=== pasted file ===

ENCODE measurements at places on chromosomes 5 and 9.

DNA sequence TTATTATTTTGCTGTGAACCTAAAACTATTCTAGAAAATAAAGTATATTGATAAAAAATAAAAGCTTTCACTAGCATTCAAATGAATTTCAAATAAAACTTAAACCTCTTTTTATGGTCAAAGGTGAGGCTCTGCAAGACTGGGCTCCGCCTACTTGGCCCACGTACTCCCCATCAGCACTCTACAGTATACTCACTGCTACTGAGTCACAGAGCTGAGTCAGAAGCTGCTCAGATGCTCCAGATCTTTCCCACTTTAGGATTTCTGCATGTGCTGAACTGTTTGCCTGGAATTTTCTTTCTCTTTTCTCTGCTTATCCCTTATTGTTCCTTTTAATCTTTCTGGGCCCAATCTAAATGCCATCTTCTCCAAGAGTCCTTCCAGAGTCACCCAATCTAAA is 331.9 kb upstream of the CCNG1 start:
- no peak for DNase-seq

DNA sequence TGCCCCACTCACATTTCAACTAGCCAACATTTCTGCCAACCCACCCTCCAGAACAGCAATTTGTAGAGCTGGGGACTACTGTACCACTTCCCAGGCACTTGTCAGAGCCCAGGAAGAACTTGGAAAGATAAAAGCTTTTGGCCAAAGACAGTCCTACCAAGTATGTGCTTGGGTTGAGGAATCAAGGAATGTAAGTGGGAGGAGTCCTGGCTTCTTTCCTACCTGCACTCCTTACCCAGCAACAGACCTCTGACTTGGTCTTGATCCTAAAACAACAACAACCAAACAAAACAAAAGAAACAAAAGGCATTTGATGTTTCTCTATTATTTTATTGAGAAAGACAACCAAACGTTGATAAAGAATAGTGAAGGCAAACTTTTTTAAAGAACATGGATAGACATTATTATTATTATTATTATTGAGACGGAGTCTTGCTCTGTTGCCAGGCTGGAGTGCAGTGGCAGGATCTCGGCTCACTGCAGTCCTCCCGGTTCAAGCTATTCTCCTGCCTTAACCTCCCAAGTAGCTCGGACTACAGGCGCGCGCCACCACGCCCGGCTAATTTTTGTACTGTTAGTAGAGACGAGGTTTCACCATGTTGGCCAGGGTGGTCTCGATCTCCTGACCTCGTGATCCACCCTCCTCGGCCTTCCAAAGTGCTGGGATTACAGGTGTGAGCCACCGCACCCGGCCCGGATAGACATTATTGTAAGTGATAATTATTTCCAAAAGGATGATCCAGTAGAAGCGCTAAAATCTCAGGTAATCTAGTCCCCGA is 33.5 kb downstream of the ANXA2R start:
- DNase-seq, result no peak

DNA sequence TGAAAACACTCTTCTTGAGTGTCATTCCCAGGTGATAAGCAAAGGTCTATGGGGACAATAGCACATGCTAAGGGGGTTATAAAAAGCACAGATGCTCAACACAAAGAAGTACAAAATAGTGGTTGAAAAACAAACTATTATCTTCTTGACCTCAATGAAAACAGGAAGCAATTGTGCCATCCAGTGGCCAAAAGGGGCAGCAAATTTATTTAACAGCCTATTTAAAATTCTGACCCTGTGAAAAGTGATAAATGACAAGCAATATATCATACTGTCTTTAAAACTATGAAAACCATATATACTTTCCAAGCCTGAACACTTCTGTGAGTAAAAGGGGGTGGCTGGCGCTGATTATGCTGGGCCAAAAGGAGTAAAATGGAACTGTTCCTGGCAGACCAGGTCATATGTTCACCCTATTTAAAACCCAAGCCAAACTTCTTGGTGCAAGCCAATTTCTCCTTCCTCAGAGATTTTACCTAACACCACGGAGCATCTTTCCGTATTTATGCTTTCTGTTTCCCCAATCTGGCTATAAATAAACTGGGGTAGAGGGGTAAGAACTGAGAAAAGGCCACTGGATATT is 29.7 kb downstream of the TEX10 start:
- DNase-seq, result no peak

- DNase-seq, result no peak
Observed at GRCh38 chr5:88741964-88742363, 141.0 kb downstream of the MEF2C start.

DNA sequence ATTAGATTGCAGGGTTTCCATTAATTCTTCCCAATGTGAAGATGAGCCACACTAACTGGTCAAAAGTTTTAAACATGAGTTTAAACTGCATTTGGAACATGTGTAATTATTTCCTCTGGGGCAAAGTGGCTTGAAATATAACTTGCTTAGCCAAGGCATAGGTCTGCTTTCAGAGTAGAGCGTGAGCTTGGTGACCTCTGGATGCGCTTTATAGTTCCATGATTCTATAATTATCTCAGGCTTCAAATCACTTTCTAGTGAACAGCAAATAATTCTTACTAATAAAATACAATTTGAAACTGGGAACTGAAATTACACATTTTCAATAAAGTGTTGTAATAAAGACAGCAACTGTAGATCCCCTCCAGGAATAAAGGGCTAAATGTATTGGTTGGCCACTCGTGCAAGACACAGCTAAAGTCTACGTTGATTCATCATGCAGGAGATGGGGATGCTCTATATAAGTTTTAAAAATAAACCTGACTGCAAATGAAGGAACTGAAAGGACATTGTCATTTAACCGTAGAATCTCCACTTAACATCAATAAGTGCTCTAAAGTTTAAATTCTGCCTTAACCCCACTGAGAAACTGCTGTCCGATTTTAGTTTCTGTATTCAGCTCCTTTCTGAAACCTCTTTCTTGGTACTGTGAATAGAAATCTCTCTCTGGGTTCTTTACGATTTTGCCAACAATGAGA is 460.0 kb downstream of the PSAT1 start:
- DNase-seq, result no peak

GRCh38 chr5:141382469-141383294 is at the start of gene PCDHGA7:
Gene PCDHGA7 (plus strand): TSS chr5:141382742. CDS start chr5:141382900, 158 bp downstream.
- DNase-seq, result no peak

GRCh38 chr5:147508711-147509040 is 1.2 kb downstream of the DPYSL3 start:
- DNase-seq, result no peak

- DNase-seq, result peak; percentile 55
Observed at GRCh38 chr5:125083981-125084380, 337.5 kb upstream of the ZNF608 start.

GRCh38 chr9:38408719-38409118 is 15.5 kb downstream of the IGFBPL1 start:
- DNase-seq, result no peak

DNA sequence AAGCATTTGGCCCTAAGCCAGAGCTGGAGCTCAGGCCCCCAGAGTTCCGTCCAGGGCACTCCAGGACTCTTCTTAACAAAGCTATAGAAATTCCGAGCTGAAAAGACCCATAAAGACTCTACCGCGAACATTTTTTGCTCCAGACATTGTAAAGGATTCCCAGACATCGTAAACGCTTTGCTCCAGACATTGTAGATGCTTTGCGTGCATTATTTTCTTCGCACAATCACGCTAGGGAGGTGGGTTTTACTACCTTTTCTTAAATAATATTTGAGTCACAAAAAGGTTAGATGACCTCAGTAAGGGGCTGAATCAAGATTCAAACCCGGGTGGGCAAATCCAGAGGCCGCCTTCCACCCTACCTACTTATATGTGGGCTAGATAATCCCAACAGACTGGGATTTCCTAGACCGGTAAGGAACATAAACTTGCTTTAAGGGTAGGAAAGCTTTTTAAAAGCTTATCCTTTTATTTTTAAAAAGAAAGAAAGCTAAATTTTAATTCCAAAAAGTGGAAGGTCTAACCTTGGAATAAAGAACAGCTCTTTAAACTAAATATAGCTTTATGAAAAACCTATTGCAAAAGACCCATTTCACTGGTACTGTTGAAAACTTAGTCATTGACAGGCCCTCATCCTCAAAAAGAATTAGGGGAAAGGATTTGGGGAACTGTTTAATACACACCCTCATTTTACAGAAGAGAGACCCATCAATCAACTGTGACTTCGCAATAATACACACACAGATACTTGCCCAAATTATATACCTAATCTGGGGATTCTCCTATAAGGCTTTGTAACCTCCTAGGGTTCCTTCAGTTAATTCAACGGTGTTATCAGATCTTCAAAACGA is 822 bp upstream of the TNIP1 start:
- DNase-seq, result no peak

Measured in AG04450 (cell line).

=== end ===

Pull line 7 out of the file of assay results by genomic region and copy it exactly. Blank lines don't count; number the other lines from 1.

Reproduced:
- DNase-seq, result no peak